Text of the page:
Frontend data

The frontend passes a single hass object around. This object contains the latest state and allows you to send commands back to the server.

Whenever a state changes, a new version of the objects that changed are created. So you can easily see if something has changed by doing a strict equality check:

const changed = newVal !== oldVal;

In order to see the data available in the hass object, visit your HomeAssistant frontend in your favorite browser and open the browser's developer tools. On the elements panel, select the <home-assistant> element, or any other element that has the hass property, and then run the following command in the console panel:

$0.hass

This method of reading the hass object should only be used as a reference. In order to interact with hass in your code, make sure it is passed to your code correctly.

Data

hass.states

An object containing the states of all entities in Home Assistant. The key is the entity_id, the value is the state object.

{
"sun.sun": {
"entity_id": "sun.sun",
"state": "above_horizon",
"attributes": {
"next_dawn": "2018-08-18T05:39:19+00:00",
"next_dusk": "2018-08-17T18:28:52+00:00",
"next_midnight": "2018-08-18T00:03:51+00:00",
"next_noon": "2018-08-18T12:03:58+00:00",
"next_rising": "2018-08-18T06:00:33+00:00",
"next_setting": "2018-08-17T18:07:37+00:00",
"elevation": 60.74,
"azimuth": 297.69,
"friendly_name": "Sun"
},
"last_changed": "2018-08-17T13:46:59.083836+00:00",
"last_updated": "2018-08-17T13:49:30.378101+00:00",
"context": {
"id": "74c2b3b429c844f18e59669e4b41ec6f",
"user_id": null
},
},
"light.ceiling_lights": {
"entity_id": "light.ceiling_lights",
"state": "on",
"attributes": {
"min_mireds": 153,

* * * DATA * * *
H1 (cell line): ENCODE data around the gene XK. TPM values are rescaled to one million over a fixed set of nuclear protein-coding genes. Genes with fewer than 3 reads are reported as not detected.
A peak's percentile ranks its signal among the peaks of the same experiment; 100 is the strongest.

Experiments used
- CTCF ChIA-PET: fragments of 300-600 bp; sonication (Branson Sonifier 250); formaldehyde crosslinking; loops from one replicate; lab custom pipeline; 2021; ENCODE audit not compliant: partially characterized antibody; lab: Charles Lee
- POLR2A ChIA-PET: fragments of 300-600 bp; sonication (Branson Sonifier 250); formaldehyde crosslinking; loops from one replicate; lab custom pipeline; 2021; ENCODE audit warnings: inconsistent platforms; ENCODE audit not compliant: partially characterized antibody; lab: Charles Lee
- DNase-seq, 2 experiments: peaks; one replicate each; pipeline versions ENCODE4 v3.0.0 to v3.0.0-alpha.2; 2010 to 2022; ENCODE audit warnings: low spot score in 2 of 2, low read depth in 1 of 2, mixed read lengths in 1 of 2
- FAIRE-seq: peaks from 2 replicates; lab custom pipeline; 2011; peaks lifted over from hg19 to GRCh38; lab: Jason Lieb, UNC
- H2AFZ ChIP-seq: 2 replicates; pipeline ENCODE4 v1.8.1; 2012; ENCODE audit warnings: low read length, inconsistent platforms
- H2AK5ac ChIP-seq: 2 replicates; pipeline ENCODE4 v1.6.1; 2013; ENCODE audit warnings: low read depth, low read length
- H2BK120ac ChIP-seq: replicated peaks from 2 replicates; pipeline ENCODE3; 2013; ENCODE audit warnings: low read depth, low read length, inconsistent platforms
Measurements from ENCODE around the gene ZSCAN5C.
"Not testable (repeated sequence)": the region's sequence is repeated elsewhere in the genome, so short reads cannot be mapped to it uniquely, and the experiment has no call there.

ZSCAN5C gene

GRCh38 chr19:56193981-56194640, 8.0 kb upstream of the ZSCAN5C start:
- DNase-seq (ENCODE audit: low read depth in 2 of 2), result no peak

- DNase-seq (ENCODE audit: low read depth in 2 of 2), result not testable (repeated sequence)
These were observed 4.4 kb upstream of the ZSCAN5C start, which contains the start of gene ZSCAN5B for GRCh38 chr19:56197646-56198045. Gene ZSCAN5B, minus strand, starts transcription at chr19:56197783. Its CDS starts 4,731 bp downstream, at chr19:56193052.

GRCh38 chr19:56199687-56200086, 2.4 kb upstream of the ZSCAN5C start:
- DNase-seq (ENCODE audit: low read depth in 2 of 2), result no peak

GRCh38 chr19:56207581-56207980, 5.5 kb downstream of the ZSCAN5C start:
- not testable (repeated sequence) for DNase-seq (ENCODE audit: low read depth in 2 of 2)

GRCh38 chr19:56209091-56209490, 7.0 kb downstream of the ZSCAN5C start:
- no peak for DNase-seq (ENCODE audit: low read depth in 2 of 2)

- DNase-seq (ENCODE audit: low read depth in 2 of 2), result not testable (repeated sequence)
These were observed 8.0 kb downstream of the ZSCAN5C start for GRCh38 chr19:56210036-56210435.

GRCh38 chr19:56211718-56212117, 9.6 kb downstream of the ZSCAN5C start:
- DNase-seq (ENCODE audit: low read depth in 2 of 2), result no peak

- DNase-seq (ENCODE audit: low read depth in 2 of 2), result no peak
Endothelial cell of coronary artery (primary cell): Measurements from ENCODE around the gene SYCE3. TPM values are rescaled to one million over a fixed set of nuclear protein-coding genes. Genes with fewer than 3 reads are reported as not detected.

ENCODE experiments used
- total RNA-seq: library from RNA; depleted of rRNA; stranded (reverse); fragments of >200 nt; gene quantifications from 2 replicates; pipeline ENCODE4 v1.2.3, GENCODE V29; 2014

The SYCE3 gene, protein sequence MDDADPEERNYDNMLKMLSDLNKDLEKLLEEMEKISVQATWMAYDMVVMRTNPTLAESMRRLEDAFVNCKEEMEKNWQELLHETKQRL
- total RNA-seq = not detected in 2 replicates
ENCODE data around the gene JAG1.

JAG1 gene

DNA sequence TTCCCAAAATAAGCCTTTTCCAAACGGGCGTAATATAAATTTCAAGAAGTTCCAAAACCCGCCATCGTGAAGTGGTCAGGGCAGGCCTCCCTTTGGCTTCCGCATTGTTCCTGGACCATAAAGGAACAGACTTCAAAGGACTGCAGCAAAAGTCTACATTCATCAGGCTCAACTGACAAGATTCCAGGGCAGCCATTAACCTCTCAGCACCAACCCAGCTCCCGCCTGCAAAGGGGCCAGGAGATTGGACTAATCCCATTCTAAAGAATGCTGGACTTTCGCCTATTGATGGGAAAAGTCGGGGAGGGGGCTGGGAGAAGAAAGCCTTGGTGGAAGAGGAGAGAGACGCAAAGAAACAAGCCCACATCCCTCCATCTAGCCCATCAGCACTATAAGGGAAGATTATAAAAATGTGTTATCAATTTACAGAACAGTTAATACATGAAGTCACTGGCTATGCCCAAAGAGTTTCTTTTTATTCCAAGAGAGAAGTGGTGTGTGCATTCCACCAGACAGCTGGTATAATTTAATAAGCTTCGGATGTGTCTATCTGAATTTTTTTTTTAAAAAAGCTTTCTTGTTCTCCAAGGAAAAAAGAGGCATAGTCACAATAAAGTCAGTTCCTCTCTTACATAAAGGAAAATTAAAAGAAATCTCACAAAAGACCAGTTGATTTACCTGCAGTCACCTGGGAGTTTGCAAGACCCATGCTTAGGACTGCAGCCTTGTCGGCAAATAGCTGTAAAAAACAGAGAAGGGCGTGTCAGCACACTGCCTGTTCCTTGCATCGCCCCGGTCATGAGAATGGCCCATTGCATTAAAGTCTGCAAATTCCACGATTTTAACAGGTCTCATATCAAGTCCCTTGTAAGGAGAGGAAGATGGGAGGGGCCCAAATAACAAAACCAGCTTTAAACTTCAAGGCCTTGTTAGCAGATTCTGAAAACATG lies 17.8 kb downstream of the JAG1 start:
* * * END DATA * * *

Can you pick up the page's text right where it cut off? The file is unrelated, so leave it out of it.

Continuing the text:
"max_mireds": 500,
"brightness": 180,
"color_temp": 380,
"hs_color": [
56,
86
],
"rgb_color": [
255,
240,
35
],
"xy_color": [
0.459,
0.496
],
"white_value": 200,
"friendly_name": "Ceiling Lights",
"supported_features": 151
},
"last_changed": "2018-08-17T13:46:59.129248+00:00",
"last_updated": "2018-08-17T13:46:59.129248+00:00",
"context": {
"id": "2c6bbbbb66a84a9dae097b6ed6c93383",
"user_id": null
},
}
}

hass.user

The logged in user.

{
"id": "758186e6a1854ee2896efbd593cb542c",
"name": "Paulus",
"is_owner": true,
"is_admin": true,
"credentials": [
{
"auth_provider_type": "homeassistant",
"auth_provider_id": null
}
]
}

Methods

All methods starting with call are async methods. This means that they will return a Promise that will resolve with the result of the call.

hass.callService(domain, service, data)

Call a service on the backend.

hass.callService('light', 'turn_on', {
entity_id: 'light.kitchen'
});

hass.callWS(message)

Call a WebSocket command on the backend.

this.hass.callWS({
type: 'config/auth/create',
name: 'Paulus',
}).then(userResponse =>
console.log("Created user", userResponse.user.id));

hass.callApi(method, path, data)

Call an API on the Home Assistant server. For example, if you want to fetch all Hass.io snapshots by issuing a GET request to /api/hassio/snapshots:

hass.callApi('get', 'hassio/snapshots')
.then(snapshots => console.log('Received snapshots!', snapshots));

If you need to pass in data, pass a third argument:

hass.callApi('delete', 'notify.html5', { subscription: 'abcdefgh' });
info

We're moving away from API calls and are migrating everything to hass.callWS(message) calls.

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